Of course, they need to build Afghanistan in order for Afghanistan to be able to defend itself and to be able to stand on its own feet and to deliver goods to its people. That is an Afghan responsibility, primarily, to get to where we want to be in terms of a better government, a better society, a developmental plan that delivers the services to the Afghan people.

MARGARET WARNER: Your Foreign Ministry yesterday issued -- on Saturday -- issued a statement saying that they considered the statements from some of these groups to be interference and lack of respect for Afghan sovereignty. Do you see it that way?

HAMID KARZAI: Well, we must all be very careful, while we are partners with one another, while we work together, while we are traveling this journey together, that our partnership and our advice is a friendly one and with good intentions, and not one that can be interpreted any other way.

MARGARET WARNER: And did you feel that President Obama and Gordon Brown and Kai Eide crossed that line?

HAMID KARZAI: Well, I'm immune to that. I've heard so much of that, you know, it doesn't bother me.

MARGARET WARNER: And, so, was the Foreign Ministry just speaking for itself?

HAMID KARZAI: The Foreign Ministry was not speaking for itself. The Foreign Ministry was definitely speaking on behalf of the Afghan government.

MARGARET WARNER: So, you did see it as showing a little bit of lack of respect for Afghan sovereignty?

HAMID KARZAI: We like our partners to have a lot of respect for Afghan sovereignty. Afghanistan is extremely sensitive about that.

MARGARET WARNER: The U.N. did reluctantly withdraw about two-thirds of its foreign staff, at least temporarily, for safety's sake.

What impact is that likely to have?

HAMID KARZAI: No impact. No impact.

MARGARET WARNER: So, you don't care if they return?

HAMID KARZAI: They may or may not return. I don't think Afghanistan will notice it. We wish them well, wherever they are.

MARGARET WARNER: One of your advisers said to me that they thought -- he thought, unfortunately, that a certain climate of distrust now existed between your government and the Obama administration.

Does it? And, if so, where does this come from?

HAMID KARZAI: No, I wouldn't describe it as distrust.

It's a question of better handling of things on both sides. I guess we have to handle the Americans better, and the Americans have to handle us better.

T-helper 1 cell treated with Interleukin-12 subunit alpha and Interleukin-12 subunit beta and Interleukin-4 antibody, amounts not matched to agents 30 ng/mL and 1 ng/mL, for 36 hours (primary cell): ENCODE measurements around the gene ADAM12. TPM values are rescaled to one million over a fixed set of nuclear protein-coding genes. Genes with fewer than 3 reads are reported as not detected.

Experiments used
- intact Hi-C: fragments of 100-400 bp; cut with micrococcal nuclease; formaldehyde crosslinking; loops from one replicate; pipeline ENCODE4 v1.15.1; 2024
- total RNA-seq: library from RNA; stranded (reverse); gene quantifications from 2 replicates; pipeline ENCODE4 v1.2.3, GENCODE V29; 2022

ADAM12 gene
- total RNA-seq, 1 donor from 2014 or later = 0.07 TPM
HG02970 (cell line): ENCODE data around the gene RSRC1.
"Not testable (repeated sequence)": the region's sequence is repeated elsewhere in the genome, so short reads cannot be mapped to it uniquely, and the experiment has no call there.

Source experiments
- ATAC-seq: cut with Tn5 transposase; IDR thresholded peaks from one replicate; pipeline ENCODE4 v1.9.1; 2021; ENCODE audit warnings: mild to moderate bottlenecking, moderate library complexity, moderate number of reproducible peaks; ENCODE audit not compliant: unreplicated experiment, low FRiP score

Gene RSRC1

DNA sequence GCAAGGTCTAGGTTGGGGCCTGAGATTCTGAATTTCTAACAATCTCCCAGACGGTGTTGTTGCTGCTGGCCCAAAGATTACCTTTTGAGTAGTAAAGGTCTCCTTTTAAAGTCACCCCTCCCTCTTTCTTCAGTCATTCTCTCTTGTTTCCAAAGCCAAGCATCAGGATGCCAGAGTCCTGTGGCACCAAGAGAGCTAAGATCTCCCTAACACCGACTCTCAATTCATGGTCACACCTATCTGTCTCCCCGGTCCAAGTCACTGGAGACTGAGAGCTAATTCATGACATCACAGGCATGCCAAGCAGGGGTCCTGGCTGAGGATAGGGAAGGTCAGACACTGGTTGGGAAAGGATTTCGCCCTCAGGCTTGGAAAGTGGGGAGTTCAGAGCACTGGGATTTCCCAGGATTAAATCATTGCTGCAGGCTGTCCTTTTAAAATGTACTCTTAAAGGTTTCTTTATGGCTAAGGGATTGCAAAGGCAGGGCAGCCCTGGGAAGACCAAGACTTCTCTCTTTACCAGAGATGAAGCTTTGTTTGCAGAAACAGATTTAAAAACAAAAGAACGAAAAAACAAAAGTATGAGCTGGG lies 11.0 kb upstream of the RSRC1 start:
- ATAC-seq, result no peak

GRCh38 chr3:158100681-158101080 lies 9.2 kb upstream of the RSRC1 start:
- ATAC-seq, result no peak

U.S. troop levels

President Hamid Karzai
Afghanistan was abandoned after the war with the Soviet Union...We keep hearing assurances from the United States, but we are, like, once bitten, twice shy. We have to watch and be careful, while we trust.

MARGARET WARNER: President Obama is, of course, pondering a decision about whether to send more troops. Do you want 20,000 to 40,000 more American troops on Afghan soil?

HAMID KARZAI: If the objective of the forces is to enhance security for the Afghan people, to provide protection to the Afghan -- for the Afghan people, as General McChrystal has emphasized in his report to the president, and if that leads to providing more trainers for the Afghan army and police, and giving more protection to the Afghan countryside, to the population, why not? We will back it.

MARGARET WARNER: When General McChrystal assumed command, one of the directives he set out was to sharply reduce the number of air -- attacks from the air, when civilians would be involved.

HAMID KARZAI: Very important.

MARGARET WARNER: Have you seen a reduction in those civilian casualties?

HAMID KARZAI: I have seen definitely a reduction, but I would like to see a lot more reduction. I would like to see the air raids go away completely. They are of no help to anybody.

MARGARET WARNER: Do you have any doubts about the U.S. commitment to Afghanistan?

HAMID KARZAI: Afghanistan was abandoned after the war with the Soviet Union, not only abandoned, but left to the mercy of the neighbors in a very cruel way.

We keep hearing assurances from the United States, but we are, like, once bitten, twice shy. We have to watch and be careful, while we trust.

MARGARET WARNER: And, finally, I think you have said this would be your last term. What kind of Afghanistan would you like to leave?

HAMID KARZAI: A peaceful Afghanistan, a united Afghanistan, a democratic Afghanistan, and an Afghanistan with the rule of law, an Afghanistan that defends itself, an Afghanistan that's well-off, an educated, and good with the neighbors, and a great friend with America.

MARGARET WARNER: That's a tall order.

HAMID KARZAI: A desirable one.

MARGARET WARNER: Mr. President, thank you so much.

HAMID KARZAI: Good to talk to you.

JIM LEHRER: The full transcript of the Karzai interview is on our Web site,